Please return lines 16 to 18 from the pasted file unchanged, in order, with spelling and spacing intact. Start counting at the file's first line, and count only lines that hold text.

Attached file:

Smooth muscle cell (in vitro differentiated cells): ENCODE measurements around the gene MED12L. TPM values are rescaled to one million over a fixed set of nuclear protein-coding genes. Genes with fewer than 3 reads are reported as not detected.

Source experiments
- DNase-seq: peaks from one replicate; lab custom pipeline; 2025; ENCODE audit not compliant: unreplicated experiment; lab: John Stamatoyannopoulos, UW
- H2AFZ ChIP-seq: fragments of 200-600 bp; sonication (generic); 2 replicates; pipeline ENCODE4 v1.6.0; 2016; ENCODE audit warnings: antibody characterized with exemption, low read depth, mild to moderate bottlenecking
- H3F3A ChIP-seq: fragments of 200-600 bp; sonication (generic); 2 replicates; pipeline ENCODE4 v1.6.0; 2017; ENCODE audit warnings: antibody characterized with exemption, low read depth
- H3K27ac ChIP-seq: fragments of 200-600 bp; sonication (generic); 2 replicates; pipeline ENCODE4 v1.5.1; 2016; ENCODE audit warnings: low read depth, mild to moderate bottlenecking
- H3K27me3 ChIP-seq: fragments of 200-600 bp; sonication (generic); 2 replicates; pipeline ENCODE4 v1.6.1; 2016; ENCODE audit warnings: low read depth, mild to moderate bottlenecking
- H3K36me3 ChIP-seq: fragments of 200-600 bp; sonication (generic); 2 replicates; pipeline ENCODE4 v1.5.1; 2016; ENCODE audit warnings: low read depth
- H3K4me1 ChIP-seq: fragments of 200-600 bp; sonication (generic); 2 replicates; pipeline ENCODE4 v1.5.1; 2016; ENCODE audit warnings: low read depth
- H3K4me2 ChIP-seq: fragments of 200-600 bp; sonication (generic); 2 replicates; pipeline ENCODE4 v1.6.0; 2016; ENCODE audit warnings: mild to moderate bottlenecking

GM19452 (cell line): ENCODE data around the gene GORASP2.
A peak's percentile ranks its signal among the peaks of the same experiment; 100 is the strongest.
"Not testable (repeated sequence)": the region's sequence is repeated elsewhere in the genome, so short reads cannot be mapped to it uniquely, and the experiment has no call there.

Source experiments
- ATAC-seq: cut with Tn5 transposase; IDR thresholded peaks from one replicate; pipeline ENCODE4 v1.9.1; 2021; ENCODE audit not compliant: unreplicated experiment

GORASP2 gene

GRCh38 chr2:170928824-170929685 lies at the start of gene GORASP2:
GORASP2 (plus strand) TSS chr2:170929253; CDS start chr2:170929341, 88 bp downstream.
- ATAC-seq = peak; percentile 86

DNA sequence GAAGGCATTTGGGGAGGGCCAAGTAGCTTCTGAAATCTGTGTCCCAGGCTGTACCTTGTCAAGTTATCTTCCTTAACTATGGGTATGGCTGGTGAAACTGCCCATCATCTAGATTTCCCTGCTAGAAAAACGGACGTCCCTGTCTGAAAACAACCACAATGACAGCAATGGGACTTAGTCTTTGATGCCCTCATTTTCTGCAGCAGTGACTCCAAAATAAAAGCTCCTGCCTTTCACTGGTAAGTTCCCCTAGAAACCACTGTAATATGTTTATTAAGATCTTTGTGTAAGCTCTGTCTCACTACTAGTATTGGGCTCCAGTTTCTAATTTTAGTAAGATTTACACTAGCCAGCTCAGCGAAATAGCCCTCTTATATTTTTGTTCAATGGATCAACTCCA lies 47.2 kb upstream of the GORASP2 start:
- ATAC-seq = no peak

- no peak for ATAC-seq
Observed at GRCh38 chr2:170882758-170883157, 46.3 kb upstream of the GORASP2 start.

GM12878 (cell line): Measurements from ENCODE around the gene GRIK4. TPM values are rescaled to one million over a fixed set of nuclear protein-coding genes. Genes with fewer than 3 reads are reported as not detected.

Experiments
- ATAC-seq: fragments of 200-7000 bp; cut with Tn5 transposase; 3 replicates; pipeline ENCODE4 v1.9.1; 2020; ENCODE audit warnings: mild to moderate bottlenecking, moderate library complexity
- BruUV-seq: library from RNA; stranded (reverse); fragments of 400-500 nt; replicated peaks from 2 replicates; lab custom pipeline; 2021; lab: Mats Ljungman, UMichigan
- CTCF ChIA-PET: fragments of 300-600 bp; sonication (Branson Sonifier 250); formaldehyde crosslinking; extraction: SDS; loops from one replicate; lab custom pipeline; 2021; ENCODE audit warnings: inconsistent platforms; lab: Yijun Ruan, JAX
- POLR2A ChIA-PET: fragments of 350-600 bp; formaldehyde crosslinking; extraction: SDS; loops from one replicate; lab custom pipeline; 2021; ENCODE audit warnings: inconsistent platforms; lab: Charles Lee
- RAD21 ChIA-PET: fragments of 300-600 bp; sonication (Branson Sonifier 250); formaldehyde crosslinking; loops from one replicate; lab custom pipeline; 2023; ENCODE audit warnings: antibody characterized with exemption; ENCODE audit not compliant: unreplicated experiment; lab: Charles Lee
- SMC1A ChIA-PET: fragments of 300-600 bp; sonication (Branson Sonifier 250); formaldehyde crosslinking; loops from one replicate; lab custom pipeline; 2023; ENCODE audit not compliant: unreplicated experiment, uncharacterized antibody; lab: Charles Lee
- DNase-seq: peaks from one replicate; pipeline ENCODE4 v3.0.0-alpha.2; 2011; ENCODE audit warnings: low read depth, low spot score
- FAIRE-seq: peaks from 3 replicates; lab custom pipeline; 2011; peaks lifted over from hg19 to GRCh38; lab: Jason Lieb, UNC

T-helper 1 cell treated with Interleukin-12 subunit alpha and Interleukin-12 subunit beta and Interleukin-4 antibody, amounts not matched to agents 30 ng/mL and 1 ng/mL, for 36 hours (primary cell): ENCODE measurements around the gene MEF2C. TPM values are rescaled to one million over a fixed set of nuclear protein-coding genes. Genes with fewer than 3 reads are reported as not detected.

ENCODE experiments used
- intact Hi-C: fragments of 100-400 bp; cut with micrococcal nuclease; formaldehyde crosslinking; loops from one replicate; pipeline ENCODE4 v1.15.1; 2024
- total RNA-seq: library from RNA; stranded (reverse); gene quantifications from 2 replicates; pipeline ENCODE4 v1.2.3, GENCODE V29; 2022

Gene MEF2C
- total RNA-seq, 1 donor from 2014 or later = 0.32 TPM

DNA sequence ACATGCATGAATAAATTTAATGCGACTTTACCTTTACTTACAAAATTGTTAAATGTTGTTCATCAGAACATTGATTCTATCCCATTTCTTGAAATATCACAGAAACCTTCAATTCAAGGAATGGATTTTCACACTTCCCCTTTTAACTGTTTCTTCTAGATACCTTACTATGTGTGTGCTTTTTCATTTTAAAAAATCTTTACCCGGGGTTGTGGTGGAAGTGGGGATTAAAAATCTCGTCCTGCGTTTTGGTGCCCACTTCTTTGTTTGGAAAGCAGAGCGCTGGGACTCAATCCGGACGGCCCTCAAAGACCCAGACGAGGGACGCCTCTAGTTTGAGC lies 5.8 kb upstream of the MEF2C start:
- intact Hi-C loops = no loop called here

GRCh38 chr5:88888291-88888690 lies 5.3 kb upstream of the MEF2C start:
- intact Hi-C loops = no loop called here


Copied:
GORASP2 gene

GRCh38 chr2:170928824-170929685 lies at the start of gene GORASP2:
GORASP2 (plus strand) TSS chr2:170929253; CDS start chr2:170929341, 88 bp downstream.